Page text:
Railroading in Ellis County

Author: Laurie J. Wilson and Peggy Holland Rankin
Publisher: Arcadia Publishing
Retail:
 $21.99
ISBN: 978-0738579153
Copyright: August 2010
Pages: 128

The Houston and Texas Central Railroad made its way through eastern Ellis County in 1871 and played an integral role in the founding of Ennis, Texas. Eventually, that community would be designated as a division point along the line. The H&TC’s arrival also brought growth and prosperity to other communities on the line, including Alma, Garrett, Palmer, and Ferris. It made its mark on the area. The Waxahachie Tap was the vision of many of that city’s earliest settlers. Within a decade of its completion in September 1879, Waxahachie’s cotton production multiplied and the town would soon earn the moniker “Where Cotton Is King.” Midlothian and its surrounding communities would never be the same once connected by the Chicago, Texas, and Mexican Central Railroad in 1881. The rail had arrived and Ellis County was transformed.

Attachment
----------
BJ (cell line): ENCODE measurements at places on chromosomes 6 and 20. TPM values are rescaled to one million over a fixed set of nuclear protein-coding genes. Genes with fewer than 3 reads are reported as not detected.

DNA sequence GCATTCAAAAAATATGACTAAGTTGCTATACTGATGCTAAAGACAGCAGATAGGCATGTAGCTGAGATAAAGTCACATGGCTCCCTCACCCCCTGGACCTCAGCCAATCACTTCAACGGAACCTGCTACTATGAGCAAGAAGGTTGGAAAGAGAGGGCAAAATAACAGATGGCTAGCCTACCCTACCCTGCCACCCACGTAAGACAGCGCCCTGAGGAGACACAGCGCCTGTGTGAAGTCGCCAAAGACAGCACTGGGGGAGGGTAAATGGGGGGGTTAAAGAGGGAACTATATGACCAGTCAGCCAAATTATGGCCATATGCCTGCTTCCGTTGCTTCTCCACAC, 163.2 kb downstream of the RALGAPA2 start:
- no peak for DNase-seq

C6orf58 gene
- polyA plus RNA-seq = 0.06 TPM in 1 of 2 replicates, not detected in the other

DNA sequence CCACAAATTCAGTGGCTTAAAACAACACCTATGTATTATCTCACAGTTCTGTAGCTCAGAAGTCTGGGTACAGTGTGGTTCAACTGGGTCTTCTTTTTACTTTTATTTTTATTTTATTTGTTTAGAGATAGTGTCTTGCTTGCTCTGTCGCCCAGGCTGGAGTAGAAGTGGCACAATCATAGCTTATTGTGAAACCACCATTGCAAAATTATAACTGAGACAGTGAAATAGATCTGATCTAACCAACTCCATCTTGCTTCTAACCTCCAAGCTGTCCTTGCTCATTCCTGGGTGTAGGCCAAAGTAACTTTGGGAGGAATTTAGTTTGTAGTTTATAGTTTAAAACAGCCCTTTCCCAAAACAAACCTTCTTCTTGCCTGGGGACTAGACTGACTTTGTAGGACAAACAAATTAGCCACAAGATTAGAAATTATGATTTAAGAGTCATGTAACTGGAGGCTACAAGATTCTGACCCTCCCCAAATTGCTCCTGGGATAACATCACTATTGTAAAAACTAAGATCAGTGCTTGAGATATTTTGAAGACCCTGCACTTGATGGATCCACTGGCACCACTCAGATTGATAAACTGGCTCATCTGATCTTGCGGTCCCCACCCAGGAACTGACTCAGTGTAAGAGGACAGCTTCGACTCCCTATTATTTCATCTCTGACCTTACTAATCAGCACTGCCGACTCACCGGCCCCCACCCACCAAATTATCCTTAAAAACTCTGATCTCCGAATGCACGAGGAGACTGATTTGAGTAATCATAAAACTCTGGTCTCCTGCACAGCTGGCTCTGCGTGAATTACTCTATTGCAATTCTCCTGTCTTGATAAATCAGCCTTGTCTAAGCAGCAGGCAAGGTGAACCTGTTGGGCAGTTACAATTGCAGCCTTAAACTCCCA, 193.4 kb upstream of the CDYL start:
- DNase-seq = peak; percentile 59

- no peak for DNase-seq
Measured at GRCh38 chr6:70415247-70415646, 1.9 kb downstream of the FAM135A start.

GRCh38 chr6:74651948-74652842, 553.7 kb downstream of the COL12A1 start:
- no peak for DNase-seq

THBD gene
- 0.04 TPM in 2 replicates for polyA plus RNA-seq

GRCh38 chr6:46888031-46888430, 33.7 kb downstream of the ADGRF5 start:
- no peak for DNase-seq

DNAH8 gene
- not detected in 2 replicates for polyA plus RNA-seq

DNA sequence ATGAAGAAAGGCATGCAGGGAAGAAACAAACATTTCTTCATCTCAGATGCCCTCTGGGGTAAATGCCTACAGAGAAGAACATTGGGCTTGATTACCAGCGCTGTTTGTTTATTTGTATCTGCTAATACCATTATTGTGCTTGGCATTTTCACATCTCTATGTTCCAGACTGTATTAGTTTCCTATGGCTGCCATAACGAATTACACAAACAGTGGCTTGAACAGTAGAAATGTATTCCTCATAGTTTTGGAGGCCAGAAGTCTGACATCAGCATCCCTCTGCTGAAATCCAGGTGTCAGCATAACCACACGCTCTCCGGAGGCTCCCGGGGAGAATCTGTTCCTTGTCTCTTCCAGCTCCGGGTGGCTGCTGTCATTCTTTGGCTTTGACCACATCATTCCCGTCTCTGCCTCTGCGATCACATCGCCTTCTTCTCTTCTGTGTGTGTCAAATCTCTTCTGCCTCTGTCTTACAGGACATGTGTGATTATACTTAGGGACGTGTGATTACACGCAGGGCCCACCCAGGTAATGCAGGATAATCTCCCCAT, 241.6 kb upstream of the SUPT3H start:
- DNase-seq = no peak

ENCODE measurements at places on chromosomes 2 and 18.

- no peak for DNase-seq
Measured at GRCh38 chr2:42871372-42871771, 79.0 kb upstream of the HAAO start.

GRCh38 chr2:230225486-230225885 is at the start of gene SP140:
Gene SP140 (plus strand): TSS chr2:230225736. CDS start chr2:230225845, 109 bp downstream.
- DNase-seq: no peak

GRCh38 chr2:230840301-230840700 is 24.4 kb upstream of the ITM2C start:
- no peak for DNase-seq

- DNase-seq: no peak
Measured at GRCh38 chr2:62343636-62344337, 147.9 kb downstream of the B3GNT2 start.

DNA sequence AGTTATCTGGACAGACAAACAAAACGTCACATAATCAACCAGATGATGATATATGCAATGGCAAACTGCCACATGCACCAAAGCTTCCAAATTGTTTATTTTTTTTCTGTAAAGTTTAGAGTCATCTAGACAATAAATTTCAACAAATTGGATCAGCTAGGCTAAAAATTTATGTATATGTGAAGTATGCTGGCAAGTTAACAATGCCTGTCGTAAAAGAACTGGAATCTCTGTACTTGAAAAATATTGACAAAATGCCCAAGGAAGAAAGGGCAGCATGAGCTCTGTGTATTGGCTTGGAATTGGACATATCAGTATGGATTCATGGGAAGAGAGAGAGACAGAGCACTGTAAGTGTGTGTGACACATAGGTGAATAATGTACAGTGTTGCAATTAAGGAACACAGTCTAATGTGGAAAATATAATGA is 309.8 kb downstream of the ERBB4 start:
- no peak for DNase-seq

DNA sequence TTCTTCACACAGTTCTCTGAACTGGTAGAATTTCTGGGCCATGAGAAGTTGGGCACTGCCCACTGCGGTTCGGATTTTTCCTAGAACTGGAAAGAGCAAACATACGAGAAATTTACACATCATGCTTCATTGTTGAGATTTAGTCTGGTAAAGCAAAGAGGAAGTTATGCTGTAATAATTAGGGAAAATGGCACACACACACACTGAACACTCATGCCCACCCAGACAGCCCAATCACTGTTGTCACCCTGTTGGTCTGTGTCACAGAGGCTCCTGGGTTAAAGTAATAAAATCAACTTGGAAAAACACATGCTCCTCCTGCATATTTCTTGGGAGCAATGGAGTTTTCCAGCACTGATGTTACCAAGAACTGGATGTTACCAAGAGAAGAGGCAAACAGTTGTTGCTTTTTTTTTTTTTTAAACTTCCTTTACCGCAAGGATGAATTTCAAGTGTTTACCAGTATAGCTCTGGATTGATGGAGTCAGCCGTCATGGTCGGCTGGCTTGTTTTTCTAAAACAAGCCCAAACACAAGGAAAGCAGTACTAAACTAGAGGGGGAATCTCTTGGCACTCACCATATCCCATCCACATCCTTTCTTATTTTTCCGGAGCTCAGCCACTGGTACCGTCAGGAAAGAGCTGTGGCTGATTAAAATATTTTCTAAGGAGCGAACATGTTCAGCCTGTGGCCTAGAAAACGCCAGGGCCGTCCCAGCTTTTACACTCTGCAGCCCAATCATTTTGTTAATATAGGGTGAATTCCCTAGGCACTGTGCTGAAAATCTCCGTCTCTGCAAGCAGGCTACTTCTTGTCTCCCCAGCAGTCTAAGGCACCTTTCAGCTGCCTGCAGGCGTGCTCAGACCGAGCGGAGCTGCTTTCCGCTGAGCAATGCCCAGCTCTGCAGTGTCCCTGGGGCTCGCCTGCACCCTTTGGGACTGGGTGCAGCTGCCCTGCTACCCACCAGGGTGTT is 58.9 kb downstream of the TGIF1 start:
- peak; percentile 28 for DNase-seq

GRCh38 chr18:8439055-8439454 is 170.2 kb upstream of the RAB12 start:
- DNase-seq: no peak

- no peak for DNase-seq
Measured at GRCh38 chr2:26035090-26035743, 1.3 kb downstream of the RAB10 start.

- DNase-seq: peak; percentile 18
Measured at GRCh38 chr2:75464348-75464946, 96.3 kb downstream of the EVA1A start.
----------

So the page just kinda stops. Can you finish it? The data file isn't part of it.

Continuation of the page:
The Ennis Railroad and Cultural Heritage Museum was instrumental to this project. Located in the former depot, it is a testimony to the historical role the railroad played in Ennis and all of Ellis County. Images were also gathered from the Ellis County Museum, City of Ennis, Ennis Public Library, and the Ford Curry Collection. Laurie Wilson is a member of the Ellis County Czech Heritage Society, Ellis County Museum, and both she and coauthor Peggy Rankin are members of the Ennis Heritage Society.